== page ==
Tuesday, 23 Apr 2024

Landlord is given £10,000 bill after bamboo invaded garden

‘Tomorrow’s Japanese knotweed’ causes £10,000 damage to woman’s home as warning is issued over invasive plant that can grow 5ft in a year

  • Isobel Chetwood’s garden was soon overrun by her neighbour’s bamboo shoots
  • Her neighbour’s landlord paid £10,000 to fix the problem in Knutsford, Cheshire

A homeowner was left facing a £10,000 bill after bamboo ran wild and invaded neighbours’ gardens.

Isobel Chetwood first noticed there was a problem when shoots of the fast-growing plant began appearing through a raised bed she had designated for strawberry plants.

She began to cut down the new growth, but it was a losing battle as the plant took hold.

It transpired that tenants of the house next door to her in the Cheshire town of Knutsford had planted bamboo in the back garden.

Their landlord tried using weedkiller, but that only made matters worse as the shoots began growing even more vigorously on the surgery manager’s side of the fence.

Isobel Chetwood, of Knutsford, Cheshire, first noticed there was a problem when shoots of the fast-growing plant began appearing through a raised bed she had designated for strawberry plants

The bamboo, which was planted along a boundary in her neighbour’s garden, ended up costing £10,000 to be uprooted

Eventually she had to call in specialists in tackling invasive plants, who had to dig up her patio to remove the roots – filling two skips in the process.

To her relief, the landlord’s insurers covered the bill – but she is now warning householders to beware the risks of planting bamboo, which is widely available at garden centres.

‘Last year the bamboo shoots started appearing prolifically and I could see it was clearly coming from next door,’ Ms Chetwood said.

‘My raised bed is constructed of brick and heavy wooden sleepers, which you’d think is fairly robust, but in no time at all the bamboo was forcing its way beneath the sleepers, pushing them apart.’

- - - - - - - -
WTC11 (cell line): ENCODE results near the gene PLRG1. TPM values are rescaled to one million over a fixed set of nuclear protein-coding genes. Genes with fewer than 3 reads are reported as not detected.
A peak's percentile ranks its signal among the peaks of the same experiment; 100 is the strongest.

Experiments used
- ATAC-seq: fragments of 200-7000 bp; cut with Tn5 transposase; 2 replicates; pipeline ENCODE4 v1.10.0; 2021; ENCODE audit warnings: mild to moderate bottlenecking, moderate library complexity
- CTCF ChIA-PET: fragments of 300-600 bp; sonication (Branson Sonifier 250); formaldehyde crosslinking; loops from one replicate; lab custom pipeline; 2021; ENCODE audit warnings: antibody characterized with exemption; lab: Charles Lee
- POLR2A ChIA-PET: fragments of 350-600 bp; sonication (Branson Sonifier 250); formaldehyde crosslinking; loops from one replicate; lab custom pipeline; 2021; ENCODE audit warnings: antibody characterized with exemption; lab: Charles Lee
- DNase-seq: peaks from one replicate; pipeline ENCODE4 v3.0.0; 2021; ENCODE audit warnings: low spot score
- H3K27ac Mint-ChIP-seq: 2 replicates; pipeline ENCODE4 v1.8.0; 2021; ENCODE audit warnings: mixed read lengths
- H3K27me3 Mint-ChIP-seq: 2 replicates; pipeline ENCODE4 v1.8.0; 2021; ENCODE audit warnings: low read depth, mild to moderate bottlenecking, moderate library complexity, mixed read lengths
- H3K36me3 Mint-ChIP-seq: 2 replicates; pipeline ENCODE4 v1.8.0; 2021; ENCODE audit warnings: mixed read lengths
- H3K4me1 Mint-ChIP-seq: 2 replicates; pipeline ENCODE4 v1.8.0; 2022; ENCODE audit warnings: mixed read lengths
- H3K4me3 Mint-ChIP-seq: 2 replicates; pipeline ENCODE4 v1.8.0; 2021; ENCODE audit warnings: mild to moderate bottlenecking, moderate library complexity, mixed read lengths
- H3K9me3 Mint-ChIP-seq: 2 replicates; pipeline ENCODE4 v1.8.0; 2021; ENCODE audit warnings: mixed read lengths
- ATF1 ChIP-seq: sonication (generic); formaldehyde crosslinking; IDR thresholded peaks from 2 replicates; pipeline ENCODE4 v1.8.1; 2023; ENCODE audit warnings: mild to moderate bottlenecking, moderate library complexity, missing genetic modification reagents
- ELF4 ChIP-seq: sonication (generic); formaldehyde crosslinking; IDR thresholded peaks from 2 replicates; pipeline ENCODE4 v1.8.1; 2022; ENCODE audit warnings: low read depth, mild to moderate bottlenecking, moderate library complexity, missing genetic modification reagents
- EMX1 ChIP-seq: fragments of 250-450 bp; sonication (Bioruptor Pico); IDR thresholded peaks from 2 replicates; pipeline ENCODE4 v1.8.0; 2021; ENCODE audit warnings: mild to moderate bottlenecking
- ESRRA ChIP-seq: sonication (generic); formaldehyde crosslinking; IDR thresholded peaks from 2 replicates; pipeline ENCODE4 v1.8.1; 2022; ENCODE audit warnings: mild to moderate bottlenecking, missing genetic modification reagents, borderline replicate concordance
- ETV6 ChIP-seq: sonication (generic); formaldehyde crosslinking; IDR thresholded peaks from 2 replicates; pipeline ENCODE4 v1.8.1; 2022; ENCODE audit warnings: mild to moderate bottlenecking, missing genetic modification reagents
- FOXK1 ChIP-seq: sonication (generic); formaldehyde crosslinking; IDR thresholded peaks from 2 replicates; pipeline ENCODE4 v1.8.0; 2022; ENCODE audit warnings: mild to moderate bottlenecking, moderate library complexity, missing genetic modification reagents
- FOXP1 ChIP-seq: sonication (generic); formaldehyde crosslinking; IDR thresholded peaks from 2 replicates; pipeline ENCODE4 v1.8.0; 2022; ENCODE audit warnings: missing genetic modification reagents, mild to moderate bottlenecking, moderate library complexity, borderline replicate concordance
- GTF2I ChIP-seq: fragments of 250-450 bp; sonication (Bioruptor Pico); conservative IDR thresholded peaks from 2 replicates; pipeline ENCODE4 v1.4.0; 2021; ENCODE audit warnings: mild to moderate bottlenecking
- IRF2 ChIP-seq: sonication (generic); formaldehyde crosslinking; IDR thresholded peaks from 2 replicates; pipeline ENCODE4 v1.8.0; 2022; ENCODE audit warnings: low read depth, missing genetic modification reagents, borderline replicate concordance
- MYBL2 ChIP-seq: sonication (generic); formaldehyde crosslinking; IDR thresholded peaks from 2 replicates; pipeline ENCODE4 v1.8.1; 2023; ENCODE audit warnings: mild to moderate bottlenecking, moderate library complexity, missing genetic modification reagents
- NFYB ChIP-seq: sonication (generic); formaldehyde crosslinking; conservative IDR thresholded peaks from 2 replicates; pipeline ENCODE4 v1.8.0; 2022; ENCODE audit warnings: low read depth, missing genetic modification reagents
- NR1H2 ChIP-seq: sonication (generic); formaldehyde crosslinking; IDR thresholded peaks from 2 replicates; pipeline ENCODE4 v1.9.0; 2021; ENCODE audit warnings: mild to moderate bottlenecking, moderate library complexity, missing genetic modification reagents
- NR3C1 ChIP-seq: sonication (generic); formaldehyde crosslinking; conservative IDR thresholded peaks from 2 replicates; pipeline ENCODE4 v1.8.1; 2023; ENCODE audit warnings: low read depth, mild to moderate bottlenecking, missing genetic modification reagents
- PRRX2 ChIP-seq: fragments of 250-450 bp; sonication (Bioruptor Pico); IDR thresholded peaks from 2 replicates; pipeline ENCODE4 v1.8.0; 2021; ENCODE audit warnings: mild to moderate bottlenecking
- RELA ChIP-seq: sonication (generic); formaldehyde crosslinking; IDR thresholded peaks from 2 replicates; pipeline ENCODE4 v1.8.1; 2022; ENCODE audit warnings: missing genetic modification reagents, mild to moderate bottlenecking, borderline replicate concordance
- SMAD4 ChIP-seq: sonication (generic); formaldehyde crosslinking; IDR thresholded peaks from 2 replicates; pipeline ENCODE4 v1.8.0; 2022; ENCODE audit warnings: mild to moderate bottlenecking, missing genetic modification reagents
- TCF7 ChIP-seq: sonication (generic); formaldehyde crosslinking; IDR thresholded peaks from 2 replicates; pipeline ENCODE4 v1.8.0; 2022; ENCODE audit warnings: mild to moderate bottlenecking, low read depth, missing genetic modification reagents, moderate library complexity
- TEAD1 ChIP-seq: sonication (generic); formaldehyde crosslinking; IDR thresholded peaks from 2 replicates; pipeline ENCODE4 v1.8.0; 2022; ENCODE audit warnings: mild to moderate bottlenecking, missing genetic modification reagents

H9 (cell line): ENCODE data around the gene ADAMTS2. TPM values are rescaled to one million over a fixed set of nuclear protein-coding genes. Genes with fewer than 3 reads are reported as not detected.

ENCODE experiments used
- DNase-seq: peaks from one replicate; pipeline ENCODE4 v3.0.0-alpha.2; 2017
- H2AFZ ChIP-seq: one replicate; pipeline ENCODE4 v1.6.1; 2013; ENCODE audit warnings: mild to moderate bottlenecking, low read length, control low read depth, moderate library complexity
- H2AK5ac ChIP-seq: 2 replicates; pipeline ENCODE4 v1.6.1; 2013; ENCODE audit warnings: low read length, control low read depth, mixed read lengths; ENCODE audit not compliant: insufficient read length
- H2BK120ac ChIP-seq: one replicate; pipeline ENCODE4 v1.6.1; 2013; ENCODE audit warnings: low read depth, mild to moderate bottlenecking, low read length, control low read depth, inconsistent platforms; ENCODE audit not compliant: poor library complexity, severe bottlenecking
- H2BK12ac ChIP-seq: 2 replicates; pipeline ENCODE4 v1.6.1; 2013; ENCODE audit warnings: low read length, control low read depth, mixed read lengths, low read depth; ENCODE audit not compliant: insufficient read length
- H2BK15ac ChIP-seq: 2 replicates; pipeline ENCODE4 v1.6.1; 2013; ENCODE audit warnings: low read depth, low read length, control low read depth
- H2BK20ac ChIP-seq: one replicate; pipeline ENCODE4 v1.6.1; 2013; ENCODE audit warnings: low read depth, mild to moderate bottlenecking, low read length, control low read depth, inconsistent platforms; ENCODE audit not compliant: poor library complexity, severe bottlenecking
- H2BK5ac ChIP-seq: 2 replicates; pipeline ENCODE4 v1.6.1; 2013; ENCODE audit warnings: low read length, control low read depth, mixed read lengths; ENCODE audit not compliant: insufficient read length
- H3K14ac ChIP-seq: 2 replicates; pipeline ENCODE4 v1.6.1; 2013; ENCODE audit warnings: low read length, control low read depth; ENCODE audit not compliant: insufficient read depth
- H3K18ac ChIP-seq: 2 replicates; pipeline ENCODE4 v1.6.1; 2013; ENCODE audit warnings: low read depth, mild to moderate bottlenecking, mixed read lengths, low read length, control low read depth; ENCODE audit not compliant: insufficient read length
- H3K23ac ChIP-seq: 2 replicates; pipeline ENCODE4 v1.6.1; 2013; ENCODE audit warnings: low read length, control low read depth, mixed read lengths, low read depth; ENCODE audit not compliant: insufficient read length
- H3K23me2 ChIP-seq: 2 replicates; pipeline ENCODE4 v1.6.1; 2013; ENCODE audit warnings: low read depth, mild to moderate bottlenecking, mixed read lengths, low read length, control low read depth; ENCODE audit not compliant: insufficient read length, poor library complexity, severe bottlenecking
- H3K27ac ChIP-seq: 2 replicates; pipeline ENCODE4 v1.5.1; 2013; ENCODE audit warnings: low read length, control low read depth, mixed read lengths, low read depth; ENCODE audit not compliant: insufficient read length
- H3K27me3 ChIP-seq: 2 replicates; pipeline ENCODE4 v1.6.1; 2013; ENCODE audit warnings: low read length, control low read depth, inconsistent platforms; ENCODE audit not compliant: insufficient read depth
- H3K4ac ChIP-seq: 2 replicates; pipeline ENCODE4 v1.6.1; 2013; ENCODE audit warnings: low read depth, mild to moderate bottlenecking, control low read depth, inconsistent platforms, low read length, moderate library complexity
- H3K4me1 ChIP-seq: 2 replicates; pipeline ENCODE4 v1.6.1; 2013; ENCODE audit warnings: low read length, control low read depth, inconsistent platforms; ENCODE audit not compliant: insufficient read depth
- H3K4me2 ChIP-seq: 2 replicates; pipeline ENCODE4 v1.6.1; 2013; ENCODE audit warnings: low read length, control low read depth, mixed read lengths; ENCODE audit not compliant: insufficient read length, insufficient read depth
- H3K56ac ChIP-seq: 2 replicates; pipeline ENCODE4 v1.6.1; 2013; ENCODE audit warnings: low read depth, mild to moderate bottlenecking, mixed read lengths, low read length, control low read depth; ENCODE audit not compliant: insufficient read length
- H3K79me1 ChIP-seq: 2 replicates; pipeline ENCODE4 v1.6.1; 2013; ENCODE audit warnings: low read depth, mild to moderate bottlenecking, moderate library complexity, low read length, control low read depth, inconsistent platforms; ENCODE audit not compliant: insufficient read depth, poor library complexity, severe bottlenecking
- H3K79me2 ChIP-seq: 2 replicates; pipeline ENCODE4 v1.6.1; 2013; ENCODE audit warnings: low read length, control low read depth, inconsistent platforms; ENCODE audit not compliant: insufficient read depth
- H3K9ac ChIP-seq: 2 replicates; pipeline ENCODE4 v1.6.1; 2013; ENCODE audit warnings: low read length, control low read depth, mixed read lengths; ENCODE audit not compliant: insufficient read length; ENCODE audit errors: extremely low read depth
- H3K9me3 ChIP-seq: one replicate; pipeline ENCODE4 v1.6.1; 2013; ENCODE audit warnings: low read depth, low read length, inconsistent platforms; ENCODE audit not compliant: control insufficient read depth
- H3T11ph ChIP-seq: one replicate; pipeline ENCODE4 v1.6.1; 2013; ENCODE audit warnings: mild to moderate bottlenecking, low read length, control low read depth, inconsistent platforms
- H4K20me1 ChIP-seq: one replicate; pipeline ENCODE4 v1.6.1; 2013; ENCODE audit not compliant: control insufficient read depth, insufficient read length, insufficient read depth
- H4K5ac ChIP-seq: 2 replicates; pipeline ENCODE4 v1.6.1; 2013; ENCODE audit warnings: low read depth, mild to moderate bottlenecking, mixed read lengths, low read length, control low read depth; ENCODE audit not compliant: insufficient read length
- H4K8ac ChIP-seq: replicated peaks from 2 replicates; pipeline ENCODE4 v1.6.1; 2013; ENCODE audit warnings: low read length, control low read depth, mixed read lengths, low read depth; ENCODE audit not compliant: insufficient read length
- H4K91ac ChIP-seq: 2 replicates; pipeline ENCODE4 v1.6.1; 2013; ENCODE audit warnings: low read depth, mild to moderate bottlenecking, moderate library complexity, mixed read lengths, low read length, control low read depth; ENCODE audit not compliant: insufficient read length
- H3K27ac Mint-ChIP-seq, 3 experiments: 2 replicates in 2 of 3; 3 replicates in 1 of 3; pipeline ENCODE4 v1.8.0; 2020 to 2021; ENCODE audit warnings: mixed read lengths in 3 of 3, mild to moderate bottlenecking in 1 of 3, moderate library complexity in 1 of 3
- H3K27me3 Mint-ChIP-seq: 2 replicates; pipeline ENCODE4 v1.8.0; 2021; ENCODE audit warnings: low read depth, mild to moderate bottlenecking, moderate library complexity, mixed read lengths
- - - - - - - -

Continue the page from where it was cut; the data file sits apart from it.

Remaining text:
She ordered a survey of the infestation, with specialists Environet digging up the extensive network of bamboo runners which was threatening to spread to other nearby gardens at a cost of around £10,000.

‘Fortunately, his landlord’s insurance covered the cost of excavating the bamboo on my side of the fence, but he had to pay for the removal on his side since it had been deliberately planted by tenants,’ she said.

‘I’d advise anyone thinking about planting bamboo to avoid it at all costs.

‘It shouldn’t be sold at garden centres at all in my opinion, or at least not without a clear warning.’

The roots had to be removed from under a patio by a specialist, costing the neighbours’ landlord £10,000

Property experts have warned that bamboo could become ‘tomorrow’s Japanese knotweed’ – the notorious invasive plant which can damage buildings and result in homeowners being prosecuted if it spreads.

Originating in Eastern Asia and first brought to Britain by the Victorians, bamboo is a popular planting choice for screening overlooked gardens.

But experts say its location close to garden boundaries heightens the risk it will spread to neighbouring properties.

And with its ability to grow 5ft in a year and reach heights in excess of 18ft, the damage can be catastrophic.

Spreading as far as 30ft away via its long, lateral roots, bamboo has the ability to push through brickwork, drains, patios, cavity walls and even cracks in concrete.

A new YouGov survey of over 2,000 people found that almost a fifth (18 per cent) of British adults have had bamboo on their own or an adjacent property.

Yet, despite the serious threat bamboo poses, less than a quarter would be concerned if it was growing near their home, suggesting a lack of awareness of the risks.

Last year a bamboo infestation at a house in Hampshire which had spread from next door exploited a weakness in the foundations to emerge into the living room, hall and kitchen, resulting in the excavation of the entire ground floor at a cost of over £100,000.

Nic Seal, founder and managing director of Environet, said: ‘Bamboo encroachment is one of the most common problems we deal with, since unlike knotweed, it’s still being marketed and sold in garden centres up and down the country with no warning of the risks – and planted directly into the ground by unsuspecting homeowners.

‘There are hundreds of varieties of bamboo and it might take ten years, but most types will become invasive eventually.

‘As such cases become more common, I wouldn’t be surprised if mortgage lenders start to look more closely at the issue and impose lending restrictions, similar to those for Japanese knotweed.’

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